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HOA Yearly Checklist for HOA Boards in Denver

Many HOAs in Denver, Lakewood, Aurora and the surrounding areas have fiscal years that run from January to December. So the end of the year can be a busy time, on top of the holidays. Here are some items for HOA Boards to keep in mind, get done before your fiscal year wraps up, and help provide a great HOA budgeting plan to your commmunity.

1. Finalize Your HOA’s budget, and budgeting plan, and get it approved

Your HOA’s budget guides the HOA’s actions throughout the year. Take the time to review the budget thoroughly and be thoughtful about where and how the HOA is allocating funds. Be sure to be realistic with the budget – an overly conservative budget can lead to a shortfall later in the year.

Think of the budget more as a document that shows the HOA’s values and allocate funds appropriately – it may be that some items need more than an across the board 10% increase or decrease. The more thought that gets put into the budget, the more accurate and reflective of the community’s values it will be.

Last, your budget will need to be approved, either by the HOA Board or a vote of homeowners. Check your HOA yearly checklist and documents to confirm what process needs to be followed. If you are a CAP Management client, you can always access your HOA Documents at:

2. Review Year-End HOA Checklist &Documents

Banks, investment firms, and payroll companies will send year-end documents, often with summaries of the year’s activities. Be sure to review those documents and let your management company know if you find any issues. Also, send those documents to your property manager so they can incorporate them in your year-end financial report. Year-end statements are often separate from the December statement for the year, so you may receive two documents at the end of the year.

3. Be Aware of Contract Renewals and Plan for any Changes

End of year is also a time when many contracts either expire or roll over. Be sure to use this time to review those contracts and decide if you want to renew them. HOA Boards will want to be able to make an affirmative decision on contracts rather than be at the mercy of a roll-over clause.

Before terminating a contract with a vendor, however, HOA Boards will want to have a plan in place for service. You don’t want to have, for example, a trash contract terminated with no new contract in place; homeowners will not have service until the new contract is signed and executed. Use the time before year end to get these items in place.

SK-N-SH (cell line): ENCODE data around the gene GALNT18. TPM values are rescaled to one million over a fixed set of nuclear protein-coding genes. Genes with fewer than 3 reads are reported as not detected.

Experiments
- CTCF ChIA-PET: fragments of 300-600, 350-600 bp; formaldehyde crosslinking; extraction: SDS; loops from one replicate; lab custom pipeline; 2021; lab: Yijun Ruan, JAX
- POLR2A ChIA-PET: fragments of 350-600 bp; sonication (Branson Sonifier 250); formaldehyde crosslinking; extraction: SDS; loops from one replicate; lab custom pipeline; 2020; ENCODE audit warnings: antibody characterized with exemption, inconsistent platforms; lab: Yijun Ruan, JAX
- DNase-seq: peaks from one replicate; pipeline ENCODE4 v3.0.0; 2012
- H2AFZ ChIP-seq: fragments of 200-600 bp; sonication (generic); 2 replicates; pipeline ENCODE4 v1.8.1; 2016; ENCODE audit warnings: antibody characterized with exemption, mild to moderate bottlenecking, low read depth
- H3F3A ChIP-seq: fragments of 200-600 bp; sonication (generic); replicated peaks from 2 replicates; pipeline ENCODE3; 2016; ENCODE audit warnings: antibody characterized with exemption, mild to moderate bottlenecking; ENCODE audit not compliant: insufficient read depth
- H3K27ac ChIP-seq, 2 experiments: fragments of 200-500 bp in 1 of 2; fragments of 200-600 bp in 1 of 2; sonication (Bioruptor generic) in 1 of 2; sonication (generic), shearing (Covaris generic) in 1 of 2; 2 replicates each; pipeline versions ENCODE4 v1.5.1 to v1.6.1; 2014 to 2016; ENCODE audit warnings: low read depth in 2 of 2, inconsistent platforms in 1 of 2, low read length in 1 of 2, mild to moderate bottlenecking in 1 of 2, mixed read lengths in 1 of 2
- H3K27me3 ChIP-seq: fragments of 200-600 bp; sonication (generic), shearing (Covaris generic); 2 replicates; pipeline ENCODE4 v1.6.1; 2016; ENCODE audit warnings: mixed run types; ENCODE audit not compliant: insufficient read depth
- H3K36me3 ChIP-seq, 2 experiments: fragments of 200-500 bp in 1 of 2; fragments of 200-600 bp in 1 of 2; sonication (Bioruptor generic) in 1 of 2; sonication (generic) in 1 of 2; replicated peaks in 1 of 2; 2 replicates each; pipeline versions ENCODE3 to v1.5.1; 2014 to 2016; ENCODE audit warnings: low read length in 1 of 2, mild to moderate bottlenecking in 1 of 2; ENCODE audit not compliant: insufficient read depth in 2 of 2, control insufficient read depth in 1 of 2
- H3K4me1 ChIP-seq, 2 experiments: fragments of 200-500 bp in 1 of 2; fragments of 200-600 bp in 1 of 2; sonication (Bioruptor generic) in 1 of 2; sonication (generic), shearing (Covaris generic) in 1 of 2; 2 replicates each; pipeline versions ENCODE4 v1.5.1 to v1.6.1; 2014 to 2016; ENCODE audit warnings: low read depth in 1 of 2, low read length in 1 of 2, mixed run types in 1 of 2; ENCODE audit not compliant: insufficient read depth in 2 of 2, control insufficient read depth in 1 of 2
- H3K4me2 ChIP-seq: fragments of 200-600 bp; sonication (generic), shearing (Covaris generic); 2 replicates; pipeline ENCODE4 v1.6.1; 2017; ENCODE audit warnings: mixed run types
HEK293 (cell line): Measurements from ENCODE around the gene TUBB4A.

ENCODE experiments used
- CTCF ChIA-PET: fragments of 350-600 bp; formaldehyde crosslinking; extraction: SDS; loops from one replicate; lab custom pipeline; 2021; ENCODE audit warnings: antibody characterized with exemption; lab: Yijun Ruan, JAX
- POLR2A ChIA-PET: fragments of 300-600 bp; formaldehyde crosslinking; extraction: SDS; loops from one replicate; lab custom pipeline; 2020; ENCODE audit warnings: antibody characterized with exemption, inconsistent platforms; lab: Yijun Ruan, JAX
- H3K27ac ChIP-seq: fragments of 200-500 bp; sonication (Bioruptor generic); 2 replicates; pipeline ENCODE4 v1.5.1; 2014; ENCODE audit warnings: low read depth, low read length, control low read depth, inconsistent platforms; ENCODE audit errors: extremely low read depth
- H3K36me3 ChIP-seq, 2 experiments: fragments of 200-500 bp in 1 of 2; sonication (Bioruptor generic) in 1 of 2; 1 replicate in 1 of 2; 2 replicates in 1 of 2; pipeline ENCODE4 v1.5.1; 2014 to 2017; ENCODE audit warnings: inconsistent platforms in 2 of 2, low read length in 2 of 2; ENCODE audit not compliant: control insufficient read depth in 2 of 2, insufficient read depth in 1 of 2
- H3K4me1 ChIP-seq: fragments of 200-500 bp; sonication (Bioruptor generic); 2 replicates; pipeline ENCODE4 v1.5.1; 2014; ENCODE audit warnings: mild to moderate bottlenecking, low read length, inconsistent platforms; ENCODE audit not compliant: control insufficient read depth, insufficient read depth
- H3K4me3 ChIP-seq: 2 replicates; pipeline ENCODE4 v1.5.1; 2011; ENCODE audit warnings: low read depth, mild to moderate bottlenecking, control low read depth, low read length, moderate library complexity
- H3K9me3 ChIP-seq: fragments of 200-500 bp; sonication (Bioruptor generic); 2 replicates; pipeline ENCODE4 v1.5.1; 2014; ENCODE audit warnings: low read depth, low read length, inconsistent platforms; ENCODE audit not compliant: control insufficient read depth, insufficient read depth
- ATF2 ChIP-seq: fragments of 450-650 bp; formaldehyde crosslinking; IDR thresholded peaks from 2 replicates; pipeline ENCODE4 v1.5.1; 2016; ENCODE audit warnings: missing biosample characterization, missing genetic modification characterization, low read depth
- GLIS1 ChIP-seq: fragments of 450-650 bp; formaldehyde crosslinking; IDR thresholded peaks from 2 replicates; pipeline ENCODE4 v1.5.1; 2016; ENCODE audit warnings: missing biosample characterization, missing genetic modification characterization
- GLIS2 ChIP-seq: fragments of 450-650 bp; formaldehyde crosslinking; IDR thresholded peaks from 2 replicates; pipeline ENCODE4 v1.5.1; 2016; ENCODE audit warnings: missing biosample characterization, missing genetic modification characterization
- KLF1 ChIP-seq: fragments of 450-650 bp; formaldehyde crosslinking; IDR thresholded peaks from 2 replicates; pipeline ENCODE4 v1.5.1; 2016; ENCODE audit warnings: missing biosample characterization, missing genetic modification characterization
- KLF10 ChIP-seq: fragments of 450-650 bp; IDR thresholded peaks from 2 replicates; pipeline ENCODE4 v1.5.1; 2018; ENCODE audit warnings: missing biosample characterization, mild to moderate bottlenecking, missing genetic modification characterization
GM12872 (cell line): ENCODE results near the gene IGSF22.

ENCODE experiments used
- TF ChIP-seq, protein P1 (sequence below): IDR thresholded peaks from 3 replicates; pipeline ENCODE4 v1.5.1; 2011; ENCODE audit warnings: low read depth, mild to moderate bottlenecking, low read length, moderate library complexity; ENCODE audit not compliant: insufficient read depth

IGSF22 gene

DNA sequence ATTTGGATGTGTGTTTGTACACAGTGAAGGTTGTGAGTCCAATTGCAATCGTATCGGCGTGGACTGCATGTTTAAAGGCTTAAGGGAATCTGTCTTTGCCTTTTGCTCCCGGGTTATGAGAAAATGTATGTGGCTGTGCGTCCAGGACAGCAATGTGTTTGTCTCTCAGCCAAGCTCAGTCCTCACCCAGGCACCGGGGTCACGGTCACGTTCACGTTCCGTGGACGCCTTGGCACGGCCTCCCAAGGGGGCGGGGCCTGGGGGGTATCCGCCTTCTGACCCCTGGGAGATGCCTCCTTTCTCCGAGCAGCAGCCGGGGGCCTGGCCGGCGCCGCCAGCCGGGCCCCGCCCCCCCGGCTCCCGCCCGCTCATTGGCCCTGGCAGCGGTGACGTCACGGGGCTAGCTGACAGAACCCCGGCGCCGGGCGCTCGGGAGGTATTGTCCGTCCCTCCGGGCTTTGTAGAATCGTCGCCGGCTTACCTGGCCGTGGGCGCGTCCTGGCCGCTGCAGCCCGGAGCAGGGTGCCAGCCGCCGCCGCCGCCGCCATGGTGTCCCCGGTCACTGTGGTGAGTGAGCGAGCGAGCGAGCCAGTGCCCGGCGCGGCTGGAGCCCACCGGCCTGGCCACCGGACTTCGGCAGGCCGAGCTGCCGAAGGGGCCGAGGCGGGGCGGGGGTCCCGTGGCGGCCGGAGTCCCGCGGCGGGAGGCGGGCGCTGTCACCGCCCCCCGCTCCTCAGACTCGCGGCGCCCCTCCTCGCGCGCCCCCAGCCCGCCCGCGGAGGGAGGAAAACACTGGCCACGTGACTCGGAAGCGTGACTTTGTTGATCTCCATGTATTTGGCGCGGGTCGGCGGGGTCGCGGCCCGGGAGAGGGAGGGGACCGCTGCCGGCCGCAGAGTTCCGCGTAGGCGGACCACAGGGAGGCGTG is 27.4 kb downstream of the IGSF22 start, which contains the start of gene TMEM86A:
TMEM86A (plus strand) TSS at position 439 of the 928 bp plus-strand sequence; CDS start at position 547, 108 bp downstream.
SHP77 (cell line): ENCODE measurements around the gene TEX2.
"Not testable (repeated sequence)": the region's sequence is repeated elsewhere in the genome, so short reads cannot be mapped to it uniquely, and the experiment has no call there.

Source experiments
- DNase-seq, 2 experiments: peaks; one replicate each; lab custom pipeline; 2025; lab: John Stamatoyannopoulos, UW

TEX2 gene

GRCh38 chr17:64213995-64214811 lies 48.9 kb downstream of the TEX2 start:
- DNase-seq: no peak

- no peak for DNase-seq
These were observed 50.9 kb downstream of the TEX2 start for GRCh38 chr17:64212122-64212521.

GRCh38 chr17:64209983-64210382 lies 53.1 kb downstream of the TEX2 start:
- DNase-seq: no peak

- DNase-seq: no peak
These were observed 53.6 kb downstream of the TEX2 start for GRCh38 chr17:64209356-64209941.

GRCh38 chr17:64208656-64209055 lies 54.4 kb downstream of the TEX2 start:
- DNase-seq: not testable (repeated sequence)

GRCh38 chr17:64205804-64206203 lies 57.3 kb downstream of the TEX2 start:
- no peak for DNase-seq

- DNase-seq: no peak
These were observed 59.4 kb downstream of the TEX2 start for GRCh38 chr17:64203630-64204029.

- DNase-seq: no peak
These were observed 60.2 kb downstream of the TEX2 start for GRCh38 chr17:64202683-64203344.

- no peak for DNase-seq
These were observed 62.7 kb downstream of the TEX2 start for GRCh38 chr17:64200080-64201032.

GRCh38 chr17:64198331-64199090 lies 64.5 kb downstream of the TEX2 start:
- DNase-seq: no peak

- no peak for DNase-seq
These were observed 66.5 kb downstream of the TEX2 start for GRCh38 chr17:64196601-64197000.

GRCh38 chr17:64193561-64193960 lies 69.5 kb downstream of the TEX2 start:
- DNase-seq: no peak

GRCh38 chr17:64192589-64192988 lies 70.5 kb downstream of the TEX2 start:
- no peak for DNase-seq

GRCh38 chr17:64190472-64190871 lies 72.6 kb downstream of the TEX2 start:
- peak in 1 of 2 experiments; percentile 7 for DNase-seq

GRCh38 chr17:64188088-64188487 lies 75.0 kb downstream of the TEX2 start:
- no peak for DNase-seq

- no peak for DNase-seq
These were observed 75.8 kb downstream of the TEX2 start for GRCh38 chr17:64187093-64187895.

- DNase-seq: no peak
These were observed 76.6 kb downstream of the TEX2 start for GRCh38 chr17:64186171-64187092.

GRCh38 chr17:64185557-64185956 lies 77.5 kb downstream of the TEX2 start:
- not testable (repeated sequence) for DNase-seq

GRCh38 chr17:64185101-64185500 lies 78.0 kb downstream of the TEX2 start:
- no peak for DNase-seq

4. Update Your Strategic Plan

Your HOA should have a vision for the long term. One way to achieve that is to have (and follow) a strategic plan. Here at CAP Management, we use a three-page strategic plan with one-month, two-month, and three-month goals. As an HOA Board, this model can be useful, expanded upon, and should be reviewed along with your HOA checklist and corresponding documents.

HOA Boards should also have some big picture 1-year, 2-year, and 3-year goals that are reasonable and achievable. These can be items from your reserve study, they can be putting in place and researching sustainability projects, or even as simple as wanting to centralize a list of planned improvements. Whatever form your vision takes, your HOA Board should have a written plan to execute your big picture goals.

5. Notify Homeowners of Changes

Lastly, year-end is when many changes get put into place. This can range from changes in assessment amounts to new board members. Be sure to follow your HOA’s rules on notifying homeowners of these changes and take the opportunity to let homeowners know how to run for the Board and who new Board members are. Many homeowners don’t even know that they can run for the Board – often they are under the impression that they have to live there for a certain amount of time or other qualifications. This will increase transparency and work to let the community know that the HOA Board is made up of people like them who care about the community.

By making sure that each item in your HOA yearly checklist and documents are diligently reviewed, every HOA and HOA Board in Colorado can set themselves up for success in the coming year.